The following description was posted by Richard
Kanarek in the comp.os.cpm newsgroups, in 1997
The computer has a very nice keyboard.
All of the two (?) software packages which exist for the computer come
with audio tapes which the computer can play via its voice/data mini-cassette
tape recorder. (Having a software package explain itself to you via the
voice of a professional announcer is a unique and enjoyable experience
Unfortunately the above is about all the good that can be said about
The unit is about as "Portable" as a boat anchor except that
a boat anchor is unlikely to fall apart when subjected to the rigors of
Of the two built in features I've used (the text editor & comm's
package) they seem horribly crippled by bugs.
The text editor becomes slower the more text you add; after a few paragraphs
it can take one or more seconds for it to process EACH key stroke! Its
print out was also corrupted when it was connected to printer-- of its
own vintage too!
As for the Phone/Comm program, it does have some air of utility about
it. On the other hand, it proved itself consistently unable to upload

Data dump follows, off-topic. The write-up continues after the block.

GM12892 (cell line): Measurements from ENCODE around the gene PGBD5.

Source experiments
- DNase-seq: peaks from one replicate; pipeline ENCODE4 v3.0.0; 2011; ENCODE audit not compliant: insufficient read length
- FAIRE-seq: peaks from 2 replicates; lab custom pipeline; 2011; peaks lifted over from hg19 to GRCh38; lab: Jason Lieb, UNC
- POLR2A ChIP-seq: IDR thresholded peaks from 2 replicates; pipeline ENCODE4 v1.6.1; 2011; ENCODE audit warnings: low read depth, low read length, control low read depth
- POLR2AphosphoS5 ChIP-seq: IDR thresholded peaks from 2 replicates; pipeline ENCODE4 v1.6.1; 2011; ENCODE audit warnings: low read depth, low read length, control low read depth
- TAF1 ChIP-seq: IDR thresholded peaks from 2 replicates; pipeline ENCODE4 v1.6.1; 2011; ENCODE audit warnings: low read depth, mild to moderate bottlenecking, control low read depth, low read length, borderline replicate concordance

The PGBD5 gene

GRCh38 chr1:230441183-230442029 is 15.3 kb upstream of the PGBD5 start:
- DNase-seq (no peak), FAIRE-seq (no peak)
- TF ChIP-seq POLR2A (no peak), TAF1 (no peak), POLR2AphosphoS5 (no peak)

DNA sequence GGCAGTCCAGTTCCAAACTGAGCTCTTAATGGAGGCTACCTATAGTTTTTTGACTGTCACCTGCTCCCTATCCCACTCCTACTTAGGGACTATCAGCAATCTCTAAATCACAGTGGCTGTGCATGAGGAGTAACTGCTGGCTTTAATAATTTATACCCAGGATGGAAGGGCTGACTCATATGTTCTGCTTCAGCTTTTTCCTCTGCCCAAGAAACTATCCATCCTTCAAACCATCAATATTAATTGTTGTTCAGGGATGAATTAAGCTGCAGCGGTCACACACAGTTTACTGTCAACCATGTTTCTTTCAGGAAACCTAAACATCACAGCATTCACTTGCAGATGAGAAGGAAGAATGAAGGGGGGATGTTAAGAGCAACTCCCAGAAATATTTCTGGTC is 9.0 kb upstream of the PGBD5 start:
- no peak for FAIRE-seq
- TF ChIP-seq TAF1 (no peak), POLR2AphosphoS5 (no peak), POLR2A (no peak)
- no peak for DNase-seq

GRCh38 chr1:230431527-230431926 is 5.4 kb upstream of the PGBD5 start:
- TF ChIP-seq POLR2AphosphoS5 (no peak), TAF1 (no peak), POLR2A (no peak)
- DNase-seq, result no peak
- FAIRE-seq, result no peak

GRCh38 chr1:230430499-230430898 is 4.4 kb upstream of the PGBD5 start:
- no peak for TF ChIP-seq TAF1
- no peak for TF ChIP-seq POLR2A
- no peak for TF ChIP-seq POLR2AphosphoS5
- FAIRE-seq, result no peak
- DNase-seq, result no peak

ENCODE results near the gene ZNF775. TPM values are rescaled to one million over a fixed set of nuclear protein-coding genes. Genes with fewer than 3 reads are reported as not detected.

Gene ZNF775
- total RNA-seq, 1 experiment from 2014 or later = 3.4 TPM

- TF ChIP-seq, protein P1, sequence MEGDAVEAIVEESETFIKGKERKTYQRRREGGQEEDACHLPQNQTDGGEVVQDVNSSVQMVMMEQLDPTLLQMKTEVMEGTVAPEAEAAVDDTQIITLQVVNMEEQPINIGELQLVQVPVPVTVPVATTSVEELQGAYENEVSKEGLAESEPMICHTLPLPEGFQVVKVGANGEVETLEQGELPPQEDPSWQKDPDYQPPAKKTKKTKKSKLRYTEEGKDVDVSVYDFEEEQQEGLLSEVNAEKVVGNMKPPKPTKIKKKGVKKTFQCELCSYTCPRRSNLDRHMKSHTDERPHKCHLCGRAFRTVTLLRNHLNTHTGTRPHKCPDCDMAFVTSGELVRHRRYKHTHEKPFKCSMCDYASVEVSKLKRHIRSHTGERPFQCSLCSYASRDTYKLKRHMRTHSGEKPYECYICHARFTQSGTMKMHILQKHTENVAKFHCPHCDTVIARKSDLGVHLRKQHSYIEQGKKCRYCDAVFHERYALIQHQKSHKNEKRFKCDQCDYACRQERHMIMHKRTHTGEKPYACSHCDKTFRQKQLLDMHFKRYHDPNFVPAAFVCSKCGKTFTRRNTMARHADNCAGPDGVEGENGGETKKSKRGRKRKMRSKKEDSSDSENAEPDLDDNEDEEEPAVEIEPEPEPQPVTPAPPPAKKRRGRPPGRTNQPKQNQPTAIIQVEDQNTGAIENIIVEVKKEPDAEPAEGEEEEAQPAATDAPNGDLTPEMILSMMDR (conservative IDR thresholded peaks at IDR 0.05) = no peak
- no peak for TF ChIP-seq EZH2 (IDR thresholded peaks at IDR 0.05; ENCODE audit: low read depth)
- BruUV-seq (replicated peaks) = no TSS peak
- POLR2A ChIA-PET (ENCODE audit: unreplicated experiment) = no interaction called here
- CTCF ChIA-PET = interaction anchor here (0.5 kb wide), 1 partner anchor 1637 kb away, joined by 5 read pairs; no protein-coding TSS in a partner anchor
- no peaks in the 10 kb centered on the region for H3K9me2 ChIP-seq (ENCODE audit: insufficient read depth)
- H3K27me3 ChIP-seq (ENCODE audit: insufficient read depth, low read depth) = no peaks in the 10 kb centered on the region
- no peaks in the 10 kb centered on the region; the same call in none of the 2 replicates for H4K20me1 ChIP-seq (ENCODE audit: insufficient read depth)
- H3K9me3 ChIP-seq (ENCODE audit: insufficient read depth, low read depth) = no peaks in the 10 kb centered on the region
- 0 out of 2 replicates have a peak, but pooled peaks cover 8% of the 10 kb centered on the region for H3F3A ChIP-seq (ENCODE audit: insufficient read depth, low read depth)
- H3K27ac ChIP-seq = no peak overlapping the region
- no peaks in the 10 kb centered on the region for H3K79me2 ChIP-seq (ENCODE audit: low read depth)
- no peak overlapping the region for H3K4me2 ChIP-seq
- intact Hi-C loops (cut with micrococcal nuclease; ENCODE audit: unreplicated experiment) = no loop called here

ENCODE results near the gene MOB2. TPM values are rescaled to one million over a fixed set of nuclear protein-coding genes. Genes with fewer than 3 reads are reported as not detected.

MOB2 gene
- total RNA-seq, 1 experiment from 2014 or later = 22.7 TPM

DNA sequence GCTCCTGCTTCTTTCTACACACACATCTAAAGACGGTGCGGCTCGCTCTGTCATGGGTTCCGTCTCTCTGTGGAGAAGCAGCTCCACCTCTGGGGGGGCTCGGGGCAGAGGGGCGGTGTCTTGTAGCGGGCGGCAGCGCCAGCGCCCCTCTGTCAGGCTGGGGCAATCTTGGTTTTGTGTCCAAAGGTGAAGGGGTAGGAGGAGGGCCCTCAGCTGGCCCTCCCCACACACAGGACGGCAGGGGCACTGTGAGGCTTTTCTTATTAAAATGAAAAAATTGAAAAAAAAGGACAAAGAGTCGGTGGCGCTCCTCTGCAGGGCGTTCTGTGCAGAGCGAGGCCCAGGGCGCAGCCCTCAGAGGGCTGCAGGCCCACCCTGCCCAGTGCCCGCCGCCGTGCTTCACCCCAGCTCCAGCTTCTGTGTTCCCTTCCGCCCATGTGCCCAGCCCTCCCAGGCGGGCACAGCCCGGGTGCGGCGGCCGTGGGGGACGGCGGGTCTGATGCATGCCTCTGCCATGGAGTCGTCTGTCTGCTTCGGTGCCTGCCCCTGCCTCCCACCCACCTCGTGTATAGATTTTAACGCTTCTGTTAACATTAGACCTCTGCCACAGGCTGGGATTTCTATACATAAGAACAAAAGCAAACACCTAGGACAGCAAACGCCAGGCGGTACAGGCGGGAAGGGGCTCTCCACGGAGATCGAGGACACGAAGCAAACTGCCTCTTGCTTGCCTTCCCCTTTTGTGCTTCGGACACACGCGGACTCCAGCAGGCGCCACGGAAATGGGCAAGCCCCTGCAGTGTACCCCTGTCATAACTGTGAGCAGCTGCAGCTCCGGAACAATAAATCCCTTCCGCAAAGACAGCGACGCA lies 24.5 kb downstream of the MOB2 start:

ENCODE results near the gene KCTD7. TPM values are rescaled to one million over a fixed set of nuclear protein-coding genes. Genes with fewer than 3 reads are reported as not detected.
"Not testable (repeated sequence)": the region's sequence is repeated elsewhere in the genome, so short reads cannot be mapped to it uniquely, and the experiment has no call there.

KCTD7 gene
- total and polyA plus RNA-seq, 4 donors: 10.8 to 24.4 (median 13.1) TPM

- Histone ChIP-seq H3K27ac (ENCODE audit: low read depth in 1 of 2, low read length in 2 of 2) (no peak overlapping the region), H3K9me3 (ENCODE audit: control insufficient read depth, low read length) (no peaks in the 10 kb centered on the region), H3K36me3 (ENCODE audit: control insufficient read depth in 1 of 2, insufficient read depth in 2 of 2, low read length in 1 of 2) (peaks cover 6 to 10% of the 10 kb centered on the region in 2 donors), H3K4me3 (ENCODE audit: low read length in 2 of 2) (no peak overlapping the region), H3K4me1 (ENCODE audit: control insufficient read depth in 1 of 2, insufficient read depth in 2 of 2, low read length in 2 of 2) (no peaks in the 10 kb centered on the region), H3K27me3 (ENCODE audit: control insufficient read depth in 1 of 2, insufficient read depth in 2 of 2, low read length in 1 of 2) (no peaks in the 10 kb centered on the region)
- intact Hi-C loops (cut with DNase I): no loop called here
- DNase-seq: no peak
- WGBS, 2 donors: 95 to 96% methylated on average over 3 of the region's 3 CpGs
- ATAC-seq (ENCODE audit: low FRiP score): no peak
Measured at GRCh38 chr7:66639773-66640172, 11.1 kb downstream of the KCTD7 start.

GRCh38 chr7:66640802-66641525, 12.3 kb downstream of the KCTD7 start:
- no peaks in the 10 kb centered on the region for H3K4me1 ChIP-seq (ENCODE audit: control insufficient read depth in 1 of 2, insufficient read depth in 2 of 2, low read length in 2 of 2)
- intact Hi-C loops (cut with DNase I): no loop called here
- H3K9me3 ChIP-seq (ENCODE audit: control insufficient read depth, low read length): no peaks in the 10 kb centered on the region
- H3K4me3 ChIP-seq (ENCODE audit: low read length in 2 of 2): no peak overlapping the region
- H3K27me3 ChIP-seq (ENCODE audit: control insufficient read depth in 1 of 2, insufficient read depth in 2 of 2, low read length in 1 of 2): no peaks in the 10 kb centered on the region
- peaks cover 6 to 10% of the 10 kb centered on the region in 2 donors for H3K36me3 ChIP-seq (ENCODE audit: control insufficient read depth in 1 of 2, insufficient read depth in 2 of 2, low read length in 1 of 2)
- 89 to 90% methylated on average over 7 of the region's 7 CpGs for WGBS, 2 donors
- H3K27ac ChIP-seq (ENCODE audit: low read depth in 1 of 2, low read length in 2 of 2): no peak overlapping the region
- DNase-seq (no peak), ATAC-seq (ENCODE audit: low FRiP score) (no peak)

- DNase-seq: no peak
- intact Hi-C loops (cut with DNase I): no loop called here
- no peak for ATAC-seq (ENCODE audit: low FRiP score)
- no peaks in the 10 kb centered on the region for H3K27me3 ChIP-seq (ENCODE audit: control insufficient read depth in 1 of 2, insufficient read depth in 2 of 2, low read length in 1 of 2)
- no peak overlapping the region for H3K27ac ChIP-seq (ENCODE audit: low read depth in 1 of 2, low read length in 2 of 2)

a text file despite repeated trials.
Though it has a Z80 within, out of the box it is no more a CP/M computer
than a similarly Z80 equipped Texas Inst. calculator. The 1810 contains
no trace of CP/M anywhere about it.
You are free to attempt to run CP/M by purchasing the expansion box and
CP/M 2.2 package however:
- Make sure you don't rest the computer on top of the disk drive unit
when you do so as the computer's RF or magnetic emissions cause the disk
drives to malfunction. (Guess how many hours it took me to discover that!)
- Virtually all the CP/M utilities frequently either fail to work properly
or simply lock up the computer (ex. "Stat" locks it up every
- Even if you got CP/M working on the computer (LOL), there is no hint
of the computer as supporting terminal escape codes (either the 80col/line
LCD or the 40col/20(?)line monitor).